UK closer to plugging helicopter shortfall

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The UK Ministry of Defence is close to making a decision on the first phase of an incremental programme to resolve its battlefield helicopter shortfall, with a choice on whether to pursue an interim lease deal or further extend operations of its Westland Puma and Sea King fleets.

Maj Gen Gary Coward, commander of the UK's Joint Helicopter Command (JHC), says a lease deal of between five and 10 years could plug the organisation's current capability gap while a full assessment of its long-term needs is completed. The MoD last month outlined an Interim Medium Lift proposal worth £400 million ($750 million), which would see leased aircraft delivered from 2011.

Speaking at the Defence Aviation Repair Agency's Fleetlands site in Hampshire, where the UK's Boeing CH-47 Chinook, Westland Lynx and Sea King helicopters undergo "depth" maintenance, Coward also stressed the importance of the UK's ongoing logistics transformation process in improving the availability and serviceability of JHC assets.

The UK Defence Logistics Organisation says its new maintenance and support practices have increased the number of support helicopters available at the frontline and raised the interval between major maintenance, while also cutting overall support costs. "The change over the last 18 months has been enormous," says UK Chief of Defence Logistics Gen Sir Kevin O'Donoghue.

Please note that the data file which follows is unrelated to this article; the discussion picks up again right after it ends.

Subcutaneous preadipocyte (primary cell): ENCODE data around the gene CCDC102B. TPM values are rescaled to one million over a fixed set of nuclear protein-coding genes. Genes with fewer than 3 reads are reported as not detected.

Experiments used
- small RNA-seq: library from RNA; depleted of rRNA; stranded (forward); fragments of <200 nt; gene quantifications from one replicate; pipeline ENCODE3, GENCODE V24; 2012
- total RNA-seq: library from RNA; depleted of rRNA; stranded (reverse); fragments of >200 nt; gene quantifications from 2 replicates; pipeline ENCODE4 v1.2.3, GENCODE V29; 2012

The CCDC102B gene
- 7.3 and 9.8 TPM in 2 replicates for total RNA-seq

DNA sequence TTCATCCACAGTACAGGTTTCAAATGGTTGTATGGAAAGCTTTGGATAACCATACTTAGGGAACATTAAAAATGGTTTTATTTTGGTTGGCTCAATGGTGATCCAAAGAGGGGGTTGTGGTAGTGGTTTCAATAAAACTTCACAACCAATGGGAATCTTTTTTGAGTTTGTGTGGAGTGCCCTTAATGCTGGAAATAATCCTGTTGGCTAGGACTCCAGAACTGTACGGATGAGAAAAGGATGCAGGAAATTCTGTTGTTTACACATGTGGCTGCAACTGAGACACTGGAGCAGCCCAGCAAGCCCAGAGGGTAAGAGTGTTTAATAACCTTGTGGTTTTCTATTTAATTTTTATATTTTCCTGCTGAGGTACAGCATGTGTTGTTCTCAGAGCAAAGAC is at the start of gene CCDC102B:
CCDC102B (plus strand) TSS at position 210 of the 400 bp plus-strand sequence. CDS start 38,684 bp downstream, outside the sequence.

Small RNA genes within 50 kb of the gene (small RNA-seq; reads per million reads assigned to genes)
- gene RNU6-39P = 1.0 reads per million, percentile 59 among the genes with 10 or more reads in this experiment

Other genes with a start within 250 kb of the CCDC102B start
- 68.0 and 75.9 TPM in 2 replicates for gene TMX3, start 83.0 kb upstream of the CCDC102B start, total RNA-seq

Eurocopter is scheduled, by 30 November, to respond to an invitation to tender (ITT) to provide a five-year through-life support package for the MoD's Puma and Gazelle helicopters. A contract worth between £20 million and £100 million is expected to be signed on 1 June 2007. AgustaWestland will by 29 September respond to an ITT covering the second phase of the UK's Sea King Integrated Operational Support project, worth over £400 million. A contract signature is anticipated in November 2007.